Nuclear medicine helps in the diagnosis and treatment of certain diseases. It uses very small amounts of radioactive medicine to see how different parts of the body look and work. This medicine is called a radiopharmaceutical.
The medicine carries the radioactive material and travels to a particular organ in the body. A special camera is used to observe where in the body the pharmaceutical has gone. Different radiopharmaceuticals are used to look at different parts of the body. Depending on the type of test your child is having done, radiopharmaceuticals are given by mouth, intravenous injection, or through breathing.
Radiopharmaceuticals are carefully tested and have a very low risk of side effects or allergic reactions. The amount of radioactivity used is carefully determined by the Nuclear Medicine doctors.
Our hospital uses the CARD (Comfort Ask Relax Distract) system to make medical procedures more comfortable and positive for children and families. Children select strategies from the different letter categories (C-A-R-D). This can include distraction items (either brought from home or distraction items available in the hospital) and medicine to numb the skin (topical anaesthetic).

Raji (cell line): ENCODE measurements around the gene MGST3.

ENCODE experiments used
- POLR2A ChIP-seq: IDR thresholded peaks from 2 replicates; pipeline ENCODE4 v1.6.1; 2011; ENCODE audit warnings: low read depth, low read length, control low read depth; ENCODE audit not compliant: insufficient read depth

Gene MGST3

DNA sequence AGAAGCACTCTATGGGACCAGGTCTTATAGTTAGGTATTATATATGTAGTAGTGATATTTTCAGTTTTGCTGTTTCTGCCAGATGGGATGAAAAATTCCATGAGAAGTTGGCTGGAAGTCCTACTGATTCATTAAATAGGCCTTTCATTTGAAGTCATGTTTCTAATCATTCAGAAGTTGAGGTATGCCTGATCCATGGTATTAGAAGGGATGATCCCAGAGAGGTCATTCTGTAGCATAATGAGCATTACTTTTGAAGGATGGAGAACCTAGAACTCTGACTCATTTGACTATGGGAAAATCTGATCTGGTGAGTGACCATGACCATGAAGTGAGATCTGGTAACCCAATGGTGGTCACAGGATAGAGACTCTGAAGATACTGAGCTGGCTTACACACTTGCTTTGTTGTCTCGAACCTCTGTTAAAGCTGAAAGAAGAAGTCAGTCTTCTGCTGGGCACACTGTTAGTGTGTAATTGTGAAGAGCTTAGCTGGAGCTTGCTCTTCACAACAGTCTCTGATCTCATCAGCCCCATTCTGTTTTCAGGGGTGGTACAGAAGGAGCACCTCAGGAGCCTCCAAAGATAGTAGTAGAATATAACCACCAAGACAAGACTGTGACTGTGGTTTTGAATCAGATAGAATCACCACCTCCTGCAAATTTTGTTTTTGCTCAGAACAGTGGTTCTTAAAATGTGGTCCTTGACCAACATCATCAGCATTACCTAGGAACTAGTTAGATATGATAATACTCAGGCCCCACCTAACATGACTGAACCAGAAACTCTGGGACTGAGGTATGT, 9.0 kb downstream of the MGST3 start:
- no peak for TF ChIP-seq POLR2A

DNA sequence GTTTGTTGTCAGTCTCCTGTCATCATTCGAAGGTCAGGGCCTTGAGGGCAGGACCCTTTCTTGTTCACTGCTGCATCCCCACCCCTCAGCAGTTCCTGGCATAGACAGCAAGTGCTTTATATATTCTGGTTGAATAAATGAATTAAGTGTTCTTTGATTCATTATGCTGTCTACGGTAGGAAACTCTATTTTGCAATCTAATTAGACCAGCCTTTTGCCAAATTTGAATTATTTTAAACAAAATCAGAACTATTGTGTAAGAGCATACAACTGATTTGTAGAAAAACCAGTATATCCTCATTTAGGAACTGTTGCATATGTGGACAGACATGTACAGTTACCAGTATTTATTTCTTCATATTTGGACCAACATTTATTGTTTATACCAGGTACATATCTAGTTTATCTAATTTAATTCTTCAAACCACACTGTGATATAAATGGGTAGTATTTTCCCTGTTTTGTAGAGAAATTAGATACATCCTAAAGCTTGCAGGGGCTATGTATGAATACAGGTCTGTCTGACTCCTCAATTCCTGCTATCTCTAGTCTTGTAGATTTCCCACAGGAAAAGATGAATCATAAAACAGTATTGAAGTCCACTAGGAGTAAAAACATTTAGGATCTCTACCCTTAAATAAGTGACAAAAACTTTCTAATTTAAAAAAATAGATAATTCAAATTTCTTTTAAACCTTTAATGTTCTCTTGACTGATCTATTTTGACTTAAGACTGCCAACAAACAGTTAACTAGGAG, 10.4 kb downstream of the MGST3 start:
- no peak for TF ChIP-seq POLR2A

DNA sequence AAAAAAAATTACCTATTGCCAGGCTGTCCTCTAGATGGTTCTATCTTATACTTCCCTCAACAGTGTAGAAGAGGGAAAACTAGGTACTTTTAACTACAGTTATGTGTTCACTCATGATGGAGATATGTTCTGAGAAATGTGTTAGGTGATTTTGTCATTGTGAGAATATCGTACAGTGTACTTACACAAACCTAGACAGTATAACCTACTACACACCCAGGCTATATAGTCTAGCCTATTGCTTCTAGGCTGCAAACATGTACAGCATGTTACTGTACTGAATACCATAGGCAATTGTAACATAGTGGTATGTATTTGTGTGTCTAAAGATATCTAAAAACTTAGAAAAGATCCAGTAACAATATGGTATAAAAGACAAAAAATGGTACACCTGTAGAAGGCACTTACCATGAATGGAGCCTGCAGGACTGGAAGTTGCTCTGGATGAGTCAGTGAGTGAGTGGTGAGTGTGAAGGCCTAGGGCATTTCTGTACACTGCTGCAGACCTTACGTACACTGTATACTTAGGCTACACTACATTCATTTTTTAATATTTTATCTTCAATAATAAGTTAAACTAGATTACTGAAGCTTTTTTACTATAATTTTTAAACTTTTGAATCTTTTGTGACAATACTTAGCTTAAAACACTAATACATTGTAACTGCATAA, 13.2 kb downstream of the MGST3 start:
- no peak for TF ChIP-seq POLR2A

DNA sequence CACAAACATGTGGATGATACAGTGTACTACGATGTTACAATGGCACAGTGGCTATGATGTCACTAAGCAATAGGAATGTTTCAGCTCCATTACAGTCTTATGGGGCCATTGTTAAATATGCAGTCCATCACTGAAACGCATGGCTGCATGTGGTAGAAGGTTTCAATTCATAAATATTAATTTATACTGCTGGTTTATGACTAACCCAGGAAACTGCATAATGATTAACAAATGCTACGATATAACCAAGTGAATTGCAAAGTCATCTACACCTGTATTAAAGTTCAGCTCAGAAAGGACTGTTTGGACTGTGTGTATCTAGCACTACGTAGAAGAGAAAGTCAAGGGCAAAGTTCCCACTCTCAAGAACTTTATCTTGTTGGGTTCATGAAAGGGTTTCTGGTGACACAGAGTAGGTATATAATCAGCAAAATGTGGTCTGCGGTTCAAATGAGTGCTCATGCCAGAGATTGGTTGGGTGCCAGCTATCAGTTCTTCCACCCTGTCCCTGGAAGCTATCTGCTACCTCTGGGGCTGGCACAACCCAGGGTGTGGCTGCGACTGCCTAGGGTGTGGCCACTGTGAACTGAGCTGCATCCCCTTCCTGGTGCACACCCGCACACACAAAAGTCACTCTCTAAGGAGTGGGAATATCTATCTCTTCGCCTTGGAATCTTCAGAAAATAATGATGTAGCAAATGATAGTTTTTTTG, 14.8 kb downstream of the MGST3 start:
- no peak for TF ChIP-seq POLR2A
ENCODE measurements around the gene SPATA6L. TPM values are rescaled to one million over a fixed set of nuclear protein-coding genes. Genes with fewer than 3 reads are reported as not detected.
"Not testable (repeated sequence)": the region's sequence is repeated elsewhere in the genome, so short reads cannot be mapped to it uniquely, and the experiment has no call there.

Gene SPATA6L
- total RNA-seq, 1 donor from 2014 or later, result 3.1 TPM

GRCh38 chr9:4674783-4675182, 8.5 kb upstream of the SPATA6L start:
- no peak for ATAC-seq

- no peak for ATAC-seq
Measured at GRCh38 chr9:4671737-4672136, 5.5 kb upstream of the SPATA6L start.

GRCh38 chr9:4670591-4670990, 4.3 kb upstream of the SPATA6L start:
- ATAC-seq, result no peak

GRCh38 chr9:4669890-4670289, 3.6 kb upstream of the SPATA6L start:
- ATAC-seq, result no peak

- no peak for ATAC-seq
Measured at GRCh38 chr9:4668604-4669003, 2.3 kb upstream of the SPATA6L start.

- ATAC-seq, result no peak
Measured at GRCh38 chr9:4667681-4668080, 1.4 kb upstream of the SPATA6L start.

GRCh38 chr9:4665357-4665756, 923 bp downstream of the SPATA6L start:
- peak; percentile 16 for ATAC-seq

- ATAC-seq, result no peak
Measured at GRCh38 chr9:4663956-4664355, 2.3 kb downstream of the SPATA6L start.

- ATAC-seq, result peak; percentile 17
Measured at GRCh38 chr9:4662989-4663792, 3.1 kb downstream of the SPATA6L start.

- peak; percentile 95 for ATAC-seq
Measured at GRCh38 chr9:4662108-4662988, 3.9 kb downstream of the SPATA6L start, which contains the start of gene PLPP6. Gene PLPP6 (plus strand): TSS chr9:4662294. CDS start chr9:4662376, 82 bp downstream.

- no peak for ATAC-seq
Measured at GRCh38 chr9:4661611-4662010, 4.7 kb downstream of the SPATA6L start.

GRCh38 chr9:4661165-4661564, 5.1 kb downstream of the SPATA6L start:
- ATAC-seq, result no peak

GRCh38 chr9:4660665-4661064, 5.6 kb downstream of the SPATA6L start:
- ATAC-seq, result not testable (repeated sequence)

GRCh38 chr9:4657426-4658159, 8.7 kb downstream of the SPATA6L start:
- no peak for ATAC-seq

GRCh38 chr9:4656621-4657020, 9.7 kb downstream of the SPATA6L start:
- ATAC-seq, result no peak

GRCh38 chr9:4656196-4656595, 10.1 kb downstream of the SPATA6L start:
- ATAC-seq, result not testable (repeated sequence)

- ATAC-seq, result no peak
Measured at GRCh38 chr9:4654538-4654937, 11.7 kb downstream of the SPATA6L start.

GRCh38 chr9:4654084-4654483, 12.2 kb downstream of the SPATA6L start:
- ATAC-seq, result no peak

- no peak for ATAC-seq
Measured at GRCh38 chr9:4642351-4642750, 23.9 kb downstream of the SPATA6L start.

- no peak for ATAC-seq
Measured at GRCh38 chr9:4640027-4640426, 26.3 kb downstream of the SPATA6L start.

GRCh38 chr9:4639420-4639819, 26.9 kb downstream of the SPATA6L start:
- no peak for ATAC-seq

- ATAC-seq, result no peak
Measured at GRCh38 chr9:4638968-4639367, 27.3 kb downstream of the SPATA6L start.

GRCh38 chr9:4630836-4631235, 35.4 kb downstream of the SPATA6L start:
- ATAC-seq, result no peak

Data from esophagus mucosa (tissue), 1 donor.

Our department uses a topical anaesthetic cream that takes about 30 minutes to work. Your child will be offered this cream and asked about their coping preferences using the CARD Checklist (PDF) at the start of the appointment.
Invite your child to play the CARD game to prepare ahead of time.
View the Diagnostic Imaging Requisition Form
There are no outpatient appointments or walk-ins on evening or weekends or statutory holidays. Emergency and inpatient service only.
By appointment only, Monday to Friday, 8 a.m. to 4 p.m.
- Friday, 4 p.m. to 11:30 p.m.
- Saturday and Sunday, 8 a.m. to 11 p.m.
8 a.m. to 4:30 p.m.